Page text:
August 14, 2015
They point out that volatility is the price investors pay for potential returns.
With financial market headlines dominated by events in Greece and China, market volatility has led to significant equity price swings in recent weeks.
Despite the ups and downs, investment managers and strategists overwhelmingly urge retirement plan advisers to counsel participants to remain invested and level-headed. They also say it is critical for advisers to consistently underscore the benefits of buy-and-hold investing so that when fluctuations do occur, the rationale and unyielding approach to investing has been firmly set.
“Volatility is the price you pay for good investment returns,” says Paul Blease, director of the CEO Advisor Institute at OppenheimerFunds in Dallas. “If you don’t want volatility, you will get a low, below-inflation rate return. I tell my clients that the ticket to high returns is being able to handle volatility.” In fact, Blease, along with Brian Levitt, senior investment strategist with OppenheimerFunds in New York, have written a book, “Compelling Wealth Management Conversations,” specifically to give advisers reasons they can give to investors to stay invested based on three principles of sound investing. These are “consistency, courage and balance.”
“If you cannot exercise courage, you will underperform in life, and the same is true of your investment portfolio,” Blease says. “We want to help clients understand that when you have those downdrafts, if you can’t exercise courage, you don’t belong in the markets.”
Susan Viston, client portfolio manager at Voya Investment Management in New York, agrees that managing the “psychological missteps” of investing is an important function of advisers. “Investors are more susceptible to that during heightened market volatility. Investors 10 years or less from retirement are probably the most vulnerable to market events, and it is even more important for them to stick with their long-term investing goals based on their risk tolerance and horizon. While they need to significantly reduce their equity exposure as they reach retirement, reacting to short-term headline news can harm their long-term goals.”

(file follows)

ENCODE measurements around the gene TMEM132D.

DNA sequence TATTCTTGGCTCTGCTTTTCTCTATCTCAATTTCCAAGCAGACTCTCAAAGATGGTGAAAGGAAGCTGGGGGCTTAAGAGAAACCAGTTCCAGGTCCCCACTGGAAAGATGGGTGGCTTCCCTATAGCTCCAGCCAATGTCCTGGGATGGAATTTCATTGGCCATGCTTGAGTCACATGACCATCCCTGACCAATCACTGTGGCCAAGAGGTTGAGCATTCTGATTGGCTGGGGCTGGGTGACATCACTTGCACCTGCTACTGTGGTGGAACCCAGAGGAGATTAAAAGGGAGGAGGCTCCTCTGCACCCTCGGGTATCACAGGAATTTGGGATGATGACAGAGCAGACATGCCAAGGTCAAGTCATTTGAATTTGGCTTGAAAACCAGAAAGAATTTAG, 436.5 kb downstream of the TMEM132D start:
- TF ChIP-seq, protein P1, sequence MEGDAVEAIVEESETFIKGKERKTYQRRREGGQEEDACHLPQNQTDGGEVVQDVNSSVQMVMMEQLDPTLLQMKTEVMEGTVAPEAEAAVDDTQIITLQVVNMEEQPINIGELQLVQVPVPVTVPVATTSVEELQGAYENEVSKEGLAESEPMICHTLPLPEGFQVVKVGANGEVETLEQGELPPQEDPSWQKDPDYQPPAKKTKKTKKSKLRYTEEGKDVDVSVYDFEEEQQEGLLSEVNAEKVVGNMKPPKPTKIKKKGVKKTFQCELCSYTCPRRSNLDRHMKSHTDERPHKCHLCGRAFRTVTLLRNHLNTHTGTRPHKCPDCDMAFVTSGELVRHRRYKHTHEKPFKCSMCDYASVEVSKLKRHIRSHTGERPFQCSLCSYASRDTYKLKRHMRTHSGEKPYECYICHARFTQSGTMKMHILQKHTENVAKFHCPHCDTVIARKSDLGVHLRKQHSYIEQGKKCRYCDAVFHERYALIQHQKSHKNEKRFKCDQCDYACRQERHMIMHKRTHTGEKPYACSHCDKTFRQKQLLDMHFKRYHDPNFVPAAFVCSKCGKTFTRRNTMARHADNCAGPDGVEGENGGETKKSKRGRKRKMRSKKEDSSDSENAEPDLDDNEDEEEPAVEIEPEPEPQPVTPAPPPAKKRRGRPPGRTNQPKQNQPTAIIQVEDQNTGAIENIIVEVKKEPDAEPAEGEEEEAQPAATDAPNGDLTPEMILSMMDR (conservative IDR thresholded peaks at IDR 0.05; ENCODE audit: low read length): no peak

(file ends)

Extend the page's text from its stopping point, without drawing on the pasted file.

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Viston points to a report from Dalbar published earlier this year, “21st Quantitative Analysis of Investor Behavior,” which suggests the average equity mutual fund investor underperformed the S&P 500 by 8.19 percentage points in 2014, with the average investor earning 5.50% compared with the S&P 500’s 13.69% return. In 2014, the average fixed-income mutual fund investor underperformed the Barclay’s Aggregate Bond Index by 4.81 percentage points (gaining 1.16% versus 5.97%).
The gap between the 20-year annualized return of the average equity mutual fund investor and the 20-year annualized return of the S&P 500 widened for the second year in a row from 4.20% to 4.66% due to the large underperformance of 2014, Dalbar said. “No matter what the state of the mutual fund industry—boom or bust—investment results are more dependent on investor behavior than on fund performance,” Dalbar says. “Mutual fund investors who hold on to their investments have been more successful than those who try to time the market.”
John Kulhavi, managing director with Merrill Lynch in Farmington Hills, Michigan, agrees that remaining invested in the stock market is a sound approach, especially for those retirement plan participants with a long time horizon. “Historically, over any reasonable period of time, stocks outperform bonds,” Kulhavi says. “Eamings drive stock prices. In between earnings, we may face economic and international challenges, but they are historically short lived and are good buying opportunities.”
As far as what is transpiring in Greece and China, Kulhavi says that Greece represents 1% of the Europe’s GDP and 0.03% of the world’s GDP. “What happens there is negligible,” he says. While the Greek economy contracted 25%, unemployment has risen to 20%, and it will be hard for it to pay back the $352.7 billion in debt that it owes to the European Union and the International Monetary Fund, “it has little impact on our country.”